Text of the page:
Keeping files on the competitors
These days, the competition is international, and it has spread into businesses like the food or service industries that seemed – until now – to benefit from regional protection. Effective monitoring of competition must necessarily include a file on each competitor, and which is kept up-to-date on the following aspects: - the advantages to work against and the handicaps to exploit; - whether or not the competitor belongs to a group and whether or not it has foreign agreements; - details of business deals it has lost and of its winning strategies, to be discussed; - any on-going programmes identified, and all new products, examples of which should be purchased; - any patents and licences; - all formal or informal information gleaned on the competitor’s financial situation, managers, and the like.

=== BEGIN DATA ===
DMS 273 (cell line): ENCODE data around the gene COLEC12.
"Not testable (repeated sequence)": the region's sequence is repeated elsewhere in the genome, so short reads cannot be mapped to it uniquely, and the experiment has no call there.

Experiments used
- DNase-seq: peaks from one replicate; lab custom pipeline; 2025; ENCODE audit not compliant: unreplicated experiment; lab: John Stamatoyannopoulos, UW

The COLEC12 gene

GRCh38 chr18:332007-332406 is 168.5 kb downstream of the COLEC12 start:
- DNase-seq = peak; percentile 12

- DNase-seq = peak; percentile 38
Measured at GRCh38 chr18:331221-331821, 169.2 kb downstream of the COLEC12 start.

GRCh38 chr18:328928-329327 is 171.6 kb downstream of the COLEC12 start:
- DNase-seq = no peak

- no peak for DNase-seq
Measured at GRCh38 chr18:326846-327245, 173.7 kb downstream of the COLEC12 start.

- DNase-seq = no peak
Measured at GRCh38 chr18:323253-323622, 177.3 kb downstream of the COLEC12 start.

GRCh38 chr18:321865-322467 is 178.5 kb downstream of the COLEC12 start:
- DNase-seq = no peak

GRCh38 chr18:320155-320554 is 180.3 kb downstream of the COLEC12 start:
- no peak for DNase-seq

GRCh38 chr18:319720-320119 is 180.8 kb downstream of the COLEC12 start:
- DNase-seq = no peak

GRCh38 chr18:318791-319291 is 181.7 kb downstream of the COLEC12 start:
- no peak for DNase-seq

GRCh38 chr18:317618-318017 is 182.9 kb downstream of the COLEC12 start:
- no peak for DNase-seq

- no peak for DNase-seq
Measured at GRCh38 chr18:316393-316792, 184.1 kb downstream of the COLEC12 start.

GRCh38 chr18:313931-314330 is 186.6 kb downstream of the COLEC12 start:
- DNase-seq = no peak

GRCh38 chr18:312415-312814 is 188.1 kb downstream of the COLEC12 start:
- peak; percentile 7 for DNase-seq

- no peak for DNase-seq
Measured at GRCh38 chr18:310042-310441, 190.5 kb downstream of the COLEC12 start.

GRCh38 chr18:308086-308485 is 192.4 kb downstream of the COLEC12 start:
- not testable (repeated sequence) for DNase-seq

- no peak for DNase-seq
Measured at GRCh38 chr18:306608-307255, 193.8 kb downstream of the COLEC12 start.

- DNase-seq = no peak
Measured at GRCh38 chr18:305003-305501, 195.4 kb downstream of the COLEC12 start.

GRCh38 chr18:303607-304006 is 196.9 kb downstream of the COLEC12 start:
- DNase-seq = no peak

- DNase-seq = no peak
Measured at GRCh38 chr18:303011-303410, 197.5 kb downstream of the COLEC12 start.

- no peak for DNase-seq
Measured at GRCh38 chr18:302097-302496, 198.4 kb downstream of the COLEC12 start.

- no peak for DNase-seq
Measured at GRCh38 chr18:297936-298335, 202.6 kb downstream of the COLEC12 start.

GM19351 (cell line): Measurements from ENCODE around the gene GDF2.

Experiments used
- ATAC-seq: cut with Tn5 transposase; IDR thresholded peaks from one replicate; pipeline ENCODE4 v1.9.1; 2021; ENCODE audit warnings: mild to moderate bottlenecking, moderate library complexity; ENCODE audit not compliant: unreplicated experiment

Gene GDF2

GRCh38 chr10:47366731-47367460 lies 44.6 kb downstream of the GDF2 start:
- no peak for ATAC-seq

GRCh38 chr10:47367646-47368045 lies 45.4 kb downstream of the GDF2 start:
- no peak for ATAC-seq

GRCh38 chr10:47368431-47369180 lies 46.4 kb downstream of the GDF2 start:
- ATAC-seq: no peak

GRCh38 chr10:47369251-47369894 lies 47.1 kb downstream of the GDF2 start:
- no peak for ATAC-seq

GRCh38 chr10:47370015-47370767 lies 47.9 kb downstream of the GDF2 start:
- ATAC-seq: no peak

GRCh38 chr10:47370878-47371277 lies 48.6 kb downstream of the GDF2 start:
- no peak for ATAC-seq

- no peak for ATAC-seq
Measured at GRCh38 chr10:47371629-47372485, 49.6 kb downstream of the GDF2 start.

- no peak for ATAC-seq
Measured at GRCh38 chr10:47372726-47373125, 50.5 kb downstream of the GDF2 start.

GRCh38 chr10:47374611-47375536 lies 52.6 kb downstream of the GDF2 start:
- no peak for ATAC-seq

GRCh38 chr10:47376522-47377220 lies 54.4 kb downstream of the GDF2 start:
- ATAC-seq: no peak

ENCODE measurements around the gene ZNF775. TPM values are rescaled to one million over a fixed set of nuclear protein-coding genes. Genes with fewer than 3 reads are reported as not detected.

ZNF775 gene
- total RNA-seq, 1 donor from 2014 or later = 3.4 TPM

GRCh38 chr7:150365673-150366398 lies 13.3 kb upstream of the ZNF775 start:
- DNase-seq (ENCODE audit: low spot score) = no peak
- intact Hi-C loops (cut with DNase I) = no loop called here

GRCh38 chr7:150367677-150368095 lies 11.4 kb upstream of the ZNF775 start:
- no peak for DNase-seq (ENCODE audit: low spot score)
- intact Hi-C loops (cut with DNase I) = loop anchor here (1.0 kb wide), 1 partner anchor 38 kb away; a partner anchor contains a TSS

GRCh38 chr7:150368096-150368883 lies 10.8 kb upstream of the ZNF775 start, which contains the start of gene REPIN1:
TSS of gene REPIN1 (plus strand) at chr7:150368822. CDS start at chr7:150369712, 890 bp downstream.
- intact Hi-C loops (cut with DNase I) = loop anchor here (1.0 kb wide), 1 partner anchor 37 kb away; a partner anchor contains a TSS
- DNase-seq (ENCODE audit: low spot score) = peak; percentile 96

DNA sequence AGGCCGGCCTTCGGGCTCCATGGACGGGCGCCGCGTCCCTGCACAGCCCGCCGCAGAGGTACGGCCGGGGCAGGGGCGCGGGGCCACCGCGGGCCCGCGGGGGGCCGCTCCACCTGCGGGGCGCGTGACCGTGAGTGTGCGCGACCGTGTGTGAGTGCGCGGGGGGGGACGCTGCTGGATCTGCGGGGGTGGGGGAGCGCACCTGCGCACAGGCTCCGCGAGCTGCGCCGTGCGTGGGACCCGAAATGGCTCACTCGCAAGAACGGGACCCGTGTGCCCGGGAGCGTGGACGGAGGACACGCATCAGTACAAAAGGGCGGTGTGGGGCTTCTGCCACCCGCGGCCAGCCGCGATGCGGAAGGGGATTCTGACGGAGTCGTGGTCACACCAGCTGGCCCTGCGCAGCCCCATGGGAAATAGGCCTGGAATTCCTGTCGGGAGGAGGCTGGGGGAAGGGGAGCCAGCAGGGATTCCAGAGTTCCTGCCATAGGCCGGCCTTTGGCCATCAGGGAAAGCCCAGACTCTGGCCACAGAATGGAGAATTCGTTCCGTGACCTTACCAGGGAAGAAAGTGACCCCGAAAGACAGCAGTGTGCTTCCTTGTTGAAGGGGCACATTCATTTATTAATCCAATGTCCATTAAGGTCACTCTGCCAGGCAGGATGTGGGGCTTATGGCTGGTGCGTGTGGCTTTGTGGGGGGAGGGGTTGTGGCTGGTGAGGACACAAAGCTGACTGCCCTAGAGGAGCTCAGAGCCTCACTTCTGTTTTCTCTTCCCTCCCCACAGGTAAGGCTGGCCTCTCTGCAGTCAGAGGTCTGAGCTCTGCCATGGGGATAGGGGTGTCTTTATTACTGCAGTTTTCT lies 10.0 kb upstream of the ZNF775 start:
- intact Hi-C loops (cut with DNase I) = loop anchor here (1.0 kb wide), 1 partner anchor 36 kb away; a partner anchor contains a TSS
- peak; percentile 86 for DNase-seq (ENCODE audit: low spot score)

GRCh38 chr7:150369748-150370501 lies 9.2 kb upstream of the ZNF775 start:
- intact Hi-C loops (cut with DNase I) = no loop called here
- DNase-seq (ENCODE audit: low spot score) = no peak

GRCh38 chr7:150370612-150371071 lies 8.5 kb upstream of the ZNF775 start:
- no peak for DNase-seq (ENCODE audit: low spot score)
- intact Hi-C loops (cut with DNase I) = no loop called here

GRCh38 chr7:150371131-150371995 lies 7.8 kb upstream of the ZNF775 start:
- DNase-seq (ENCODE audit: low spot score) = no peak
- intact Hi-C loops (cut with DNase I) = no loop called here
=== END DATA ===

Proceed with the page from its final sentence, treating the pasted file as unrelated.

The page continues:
The most emphasis should be given to the most powerful, progressive, and ingenious companies in the sector, along with the two or three companies closest to your company (the competitors most often encountered). Experience has shown that those with active files on their competitors have a lead on those competitors.
Difference between technological watch and competitive watch
Monitoring the competition on a permanent basis
All legitimate means should be used to monitor the competition